global trade

India to study sanctions impact on trade settlement with Russia

India to study sanctions impact on trade settlement with Russia

TRADE. A shopkeeper speaks on his mobile phone next to a sack filled with potash for sale in Kolkata, India, February 17, 2016.

Rupak De Chowdhuri/Reuters

India is exploring trade settlement mechanisms as Russia offers crude and other commodities at a discounted rate

NEW DELHI, India – India will study the impact of Western sanctions against Russia while devising a payment mechanism to settle its trade with Moscow, the finance ministry said on Thursday, March 17.

Russia invaded Ukraine on February 24 in the biggest attack on a European state since World War II, prompting a barrage of sanctions that have limited Russia’s ability to do business in major currencies and hit several of its banks and state-owned enterprises.

“We will await details of any unilateral sanctions. The exact details to examine their impact on our economic exchanges with Russia,” ministry spokesperson Arindam Bagchi told a news conference.

Russia exported $6.9 billion worth of goods to India in 2021, mainly mineral oils, fertilizers, and rough diamonds, while India’s exports totaled $3.33 billion, mainly pharmaceutical products, tea, and coffee.

Bagchi said a number of countries mainly in Europe were buyers of Russian oil and India, the world’s third biggest oil importer and consumer, was always exploring all possibilities in the global energy markets to meet its oil demand.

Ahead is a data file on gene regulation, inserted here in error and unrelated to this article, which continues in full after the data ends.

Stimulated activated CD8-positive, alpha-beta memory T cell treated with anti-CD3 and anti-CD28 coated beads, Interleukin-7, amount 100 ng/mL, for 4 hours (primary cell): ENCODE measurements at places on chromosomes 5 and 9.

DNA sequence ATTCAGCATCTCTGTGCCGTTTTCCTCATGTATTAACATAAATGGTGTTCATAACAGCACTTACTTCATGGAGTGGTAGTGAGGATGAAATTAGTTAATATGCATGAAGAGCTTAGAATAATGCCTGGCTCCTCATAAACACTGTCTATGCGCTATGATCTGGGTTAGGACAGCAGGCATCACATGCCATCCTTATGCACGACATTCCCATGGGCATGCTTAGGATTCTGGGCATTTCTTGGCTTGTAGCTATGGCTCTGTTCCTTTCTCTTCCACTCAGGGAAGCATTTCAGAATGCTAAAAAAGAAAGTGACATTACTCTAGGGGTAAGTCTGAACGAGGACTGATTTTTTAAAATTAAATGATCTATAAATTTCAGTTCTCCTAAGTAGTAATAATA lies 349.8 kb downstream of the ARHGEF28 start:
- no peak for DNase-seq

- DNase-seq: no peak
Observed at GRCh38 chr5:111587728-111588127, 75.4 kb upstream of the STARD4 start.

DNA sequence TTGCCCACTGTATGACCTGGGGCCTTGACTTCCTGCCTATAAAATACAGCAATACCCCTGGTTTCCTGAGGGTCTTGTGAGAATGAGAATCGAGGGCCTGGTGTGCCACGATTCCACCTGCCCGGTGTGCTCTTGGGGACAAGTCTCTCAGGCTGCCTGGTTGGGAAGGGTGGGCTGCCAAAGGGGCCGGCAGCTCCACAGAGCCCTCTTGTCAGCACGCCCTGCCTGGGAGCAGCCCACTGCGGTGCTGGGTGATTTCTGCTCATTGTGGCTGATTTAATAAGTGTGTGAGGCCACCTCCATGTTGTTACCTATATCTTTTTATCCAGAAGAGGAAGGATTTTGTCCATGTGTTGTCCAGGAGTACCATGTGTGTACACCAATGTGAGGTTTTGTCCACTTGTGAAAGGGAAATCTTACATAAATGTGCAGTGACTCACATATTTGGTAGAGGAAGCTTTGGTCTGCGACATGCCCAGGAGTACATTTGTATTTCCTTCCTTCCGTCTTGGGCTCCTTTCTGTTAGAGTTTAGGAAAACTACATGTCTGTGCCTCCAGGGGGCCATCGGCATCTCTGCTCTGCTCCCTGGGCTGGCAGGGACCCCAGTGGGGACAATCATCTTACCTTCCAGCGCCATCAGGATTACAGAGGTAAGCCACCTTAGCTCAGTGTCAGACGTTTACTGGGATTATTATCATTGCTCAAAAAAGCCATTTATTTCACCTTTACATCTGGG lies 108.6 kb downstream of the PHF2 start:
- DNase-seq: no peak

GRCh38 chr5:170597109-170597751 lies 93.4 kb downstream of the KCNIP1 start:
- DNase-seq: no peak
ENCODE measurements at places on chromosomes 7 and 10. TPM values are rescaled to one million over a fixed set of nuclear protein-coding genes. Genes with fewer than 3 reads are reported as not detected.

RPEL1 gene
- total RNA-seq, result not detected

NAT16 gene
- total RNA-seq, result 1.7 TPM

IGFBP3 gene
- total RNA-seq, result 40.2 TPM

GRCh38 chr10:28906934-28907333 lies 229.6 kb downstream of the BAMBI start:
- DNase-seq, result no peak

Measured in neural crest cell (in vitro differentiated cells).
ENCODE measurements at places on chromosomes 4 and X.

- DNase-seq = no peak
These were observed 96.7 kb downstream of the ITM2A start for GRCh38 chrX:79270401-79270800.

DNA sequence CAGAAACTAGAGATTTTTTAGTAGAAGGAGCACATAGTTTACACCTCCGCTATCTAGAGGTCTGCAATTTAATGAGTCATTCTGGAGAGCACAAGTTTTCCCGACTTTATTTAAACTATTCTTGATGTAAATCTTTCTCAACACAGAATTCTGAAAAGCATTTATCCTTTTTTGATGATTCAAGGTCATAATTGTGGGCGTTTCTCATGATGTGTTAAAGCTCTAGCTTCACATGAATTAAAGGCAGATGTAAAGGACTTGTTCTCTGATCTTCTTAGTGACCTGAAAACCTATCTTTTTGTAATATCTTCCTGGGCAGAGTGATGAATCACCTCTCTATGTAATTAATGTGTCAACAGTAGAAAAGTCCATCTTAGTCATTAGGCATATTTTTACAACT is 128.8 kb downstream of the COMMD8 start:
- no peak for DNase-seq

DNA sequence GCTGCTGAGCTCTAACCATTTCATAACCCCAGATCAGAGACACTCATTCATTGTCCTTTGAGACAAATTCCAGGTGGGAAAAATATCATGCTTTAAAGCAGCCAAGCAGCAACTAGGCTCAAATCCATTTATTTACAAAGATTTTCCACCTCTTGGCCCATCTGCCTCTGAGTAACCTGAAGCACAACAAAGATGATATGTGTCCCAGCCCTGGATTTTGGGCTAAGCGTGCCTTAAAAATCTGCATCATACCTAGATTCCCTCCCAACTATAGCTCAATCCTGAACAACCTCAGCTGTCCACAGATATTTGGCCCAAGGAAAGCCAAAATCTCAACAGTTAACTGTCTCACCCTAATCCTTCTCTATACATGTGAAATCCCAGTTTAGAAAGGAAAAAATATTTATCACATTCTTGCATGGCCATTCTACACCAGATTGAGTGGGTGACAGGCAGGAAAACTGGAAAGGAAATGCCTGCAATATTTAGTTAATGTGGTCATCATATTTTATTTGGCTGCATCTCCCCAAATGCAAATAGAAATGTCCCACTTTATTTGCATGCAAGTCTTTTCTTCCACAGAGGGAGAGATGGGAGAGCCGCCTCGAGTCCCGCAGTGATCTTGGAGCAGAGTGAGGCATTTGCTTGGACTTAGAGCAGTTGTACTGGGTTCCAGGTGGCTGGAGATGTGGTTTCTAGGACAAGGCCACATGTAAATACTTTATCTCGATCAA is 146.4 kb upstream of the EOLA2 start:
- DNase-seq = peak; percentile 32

India covers only a fraction of its oil needs with imports from Russia and is exploring trade settlement mechanisms including using Indian currency or a rupee-rouble system as Moscow offers crude and other commodities at a discounted rate.

Bagchi said that while India had a rupee-rouble exchange mechanism, he was not sure if it would be used or remained feasible in light of sanctions.

India has called for an end to violence in Ukraine but refrained from outright condemnation of Russia, with which it has long-standing political and security ties.

Under pressure from sanctions, many importers have decided to shun trade with Moscow, depressing its crude to record discount levels, which prompted Indian companies to step in.

Indian Oil Corporation, the country’s top refiner, recently ordered 3 million barrels of Russian oil through a tender, while Hindustan Petroleum Corporation has booked 2 million barrels for May loading. –

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